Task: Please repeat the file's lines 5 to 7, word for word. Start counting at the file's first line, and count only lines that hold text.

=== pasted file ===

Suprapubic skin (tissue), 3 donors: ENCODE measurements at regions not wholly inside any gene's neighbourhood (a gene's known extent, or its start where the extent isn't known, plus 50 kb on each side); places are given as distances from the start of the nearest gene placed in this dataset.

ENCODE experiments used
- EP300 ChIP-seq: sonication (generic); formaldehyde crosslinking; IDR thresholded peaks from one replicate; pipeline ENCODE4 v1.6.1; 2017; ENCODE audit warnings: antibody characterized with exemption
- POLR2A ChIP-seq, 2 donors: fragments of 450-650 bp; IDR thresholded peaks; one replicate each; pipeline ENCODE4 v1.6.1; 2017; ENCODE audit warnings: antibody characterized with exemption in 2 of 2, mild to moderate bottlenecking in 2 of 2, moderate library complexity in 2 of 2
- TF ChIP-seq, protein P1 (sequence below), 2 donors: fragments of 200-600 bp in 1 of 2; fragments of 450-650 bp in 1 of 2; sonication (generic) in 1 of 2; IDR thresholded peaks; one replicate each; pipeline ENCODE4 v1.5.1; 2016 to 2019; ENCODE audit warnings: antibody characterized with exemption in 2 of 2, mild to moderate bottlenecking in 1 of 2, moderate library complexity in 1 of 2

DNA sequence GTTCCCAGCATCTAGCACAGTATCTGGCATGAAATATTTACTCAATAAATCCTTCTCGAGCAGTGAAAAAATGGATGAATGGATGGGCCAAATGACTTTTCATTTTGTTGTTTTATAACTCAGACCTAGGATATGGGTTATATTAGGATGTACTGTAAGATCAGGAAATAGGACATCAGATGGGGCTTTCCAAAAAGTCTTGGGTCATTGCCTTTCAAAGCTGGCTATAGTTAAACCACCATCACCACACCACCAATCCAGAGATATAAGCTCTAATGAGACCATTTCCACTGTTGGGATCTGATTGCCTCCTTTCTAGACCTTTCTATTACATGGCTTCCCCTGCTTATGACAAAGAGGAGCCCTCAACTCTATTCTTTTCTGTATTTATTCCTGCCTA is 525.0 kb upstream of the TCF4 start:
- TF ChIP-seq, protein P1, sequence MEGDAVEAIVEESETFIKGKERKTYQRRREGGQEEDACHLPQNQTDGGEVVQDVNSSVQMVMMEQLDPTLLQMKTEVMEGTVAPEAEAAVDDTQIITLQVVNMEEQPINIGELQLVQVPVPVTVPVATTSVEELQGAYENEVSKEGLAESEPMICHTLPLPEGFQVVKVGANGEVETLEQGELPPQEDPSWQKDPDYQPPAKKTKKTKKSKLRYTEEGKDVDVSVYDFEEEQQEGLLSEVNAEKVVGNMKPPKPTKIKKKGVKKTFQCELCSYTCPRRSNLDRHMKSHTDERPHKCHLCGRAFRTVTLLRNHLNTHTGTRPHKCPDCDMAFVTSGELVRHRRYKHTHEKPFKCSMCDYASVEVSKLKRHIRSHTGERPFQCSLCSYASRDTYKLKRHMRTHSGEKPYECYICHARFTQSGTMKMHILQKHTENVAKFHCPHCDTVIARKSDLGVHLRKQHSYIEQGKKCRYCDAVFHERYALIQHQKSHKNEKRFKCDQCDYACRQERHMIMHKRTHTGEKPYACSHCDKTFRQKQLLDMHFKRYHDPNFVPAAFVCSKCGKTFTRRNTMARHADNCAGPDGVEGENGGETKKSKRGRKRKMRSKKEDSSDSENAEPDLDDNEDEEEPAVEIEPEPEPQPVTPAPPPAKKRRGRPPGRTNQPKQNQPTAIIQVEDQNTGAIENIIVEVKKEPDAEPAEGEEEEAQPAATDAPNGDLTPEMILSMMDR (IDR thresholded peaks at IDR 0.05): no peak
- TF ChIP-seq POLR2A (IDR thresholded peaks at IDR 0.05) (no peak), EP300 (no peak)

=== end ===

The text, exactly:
- TF ChIP-seq, protein P1 (sequence below), 2 donors: fragments of 200-600 bp in 1 of 2; fragments of 450-650 bp in 1 of 2; sonication (generic) in 1 of 2; IDR thresholded peaks; one replicate each; pipeline ENCODE4 v1.5.1; 2016 to 2019; ENCODE audit warnings: antibody characterized with exemption in 2 of 2, mild to moderate bottlenecking in 1 of 2, moderate library complexity in 1 of 2

DNA sequence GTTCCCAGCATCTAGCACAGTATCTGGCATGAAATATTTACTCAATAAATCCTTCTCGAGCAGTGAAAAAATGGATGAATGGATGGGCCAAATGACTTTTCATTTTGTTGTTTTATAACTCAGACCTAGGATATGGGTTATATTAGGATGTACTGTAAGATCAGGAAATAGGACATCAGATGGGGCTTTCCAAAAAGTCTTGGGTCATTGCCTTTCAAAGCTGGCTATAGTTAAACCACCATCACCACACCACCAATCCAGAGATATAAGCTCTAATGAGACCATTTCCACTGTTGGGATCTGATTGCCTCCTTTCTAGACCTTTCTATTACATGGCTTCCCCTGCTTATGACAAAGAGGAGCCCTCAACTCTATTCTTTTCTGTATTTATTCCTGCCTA is 525.0 kb upstream of the TCF4 start:
- TF ChIP-seq, protein P1, sequence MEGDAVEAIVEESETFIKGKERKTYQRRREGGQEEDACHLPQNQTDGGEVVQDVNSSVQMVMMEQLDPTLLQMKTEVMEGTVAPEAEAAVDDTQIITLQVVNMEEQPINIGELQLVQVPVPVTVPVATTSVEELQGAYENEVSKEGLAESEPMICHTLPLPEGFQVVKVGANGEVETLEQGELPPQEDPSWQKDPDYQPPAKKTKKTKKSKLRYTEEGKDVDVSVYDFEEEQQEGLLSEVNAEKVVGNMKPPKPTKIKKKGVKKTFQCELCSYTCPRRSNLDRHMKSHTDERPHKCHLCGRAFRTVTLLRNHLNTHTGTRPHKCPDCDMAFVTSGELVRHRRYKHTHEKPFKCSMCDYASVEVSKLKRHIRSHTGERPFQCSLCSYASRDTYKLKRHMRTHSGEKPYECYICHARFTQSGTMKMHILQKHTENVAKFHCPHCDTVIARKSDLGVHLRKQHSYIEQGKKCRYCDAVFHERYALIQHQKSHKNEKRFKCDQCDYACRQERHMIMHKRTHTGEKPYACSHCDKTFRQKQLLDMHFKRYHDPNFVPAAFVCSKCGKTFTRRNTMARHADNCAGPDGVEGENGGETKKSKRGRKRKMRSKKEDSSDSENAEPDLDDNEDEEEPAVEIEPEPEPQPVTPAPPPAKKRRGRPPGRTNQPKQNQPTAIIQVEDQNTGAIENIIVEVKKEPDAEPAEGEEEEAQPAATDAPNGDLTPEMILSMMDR (IDR thresholded peaks at IDR 0.05): no peak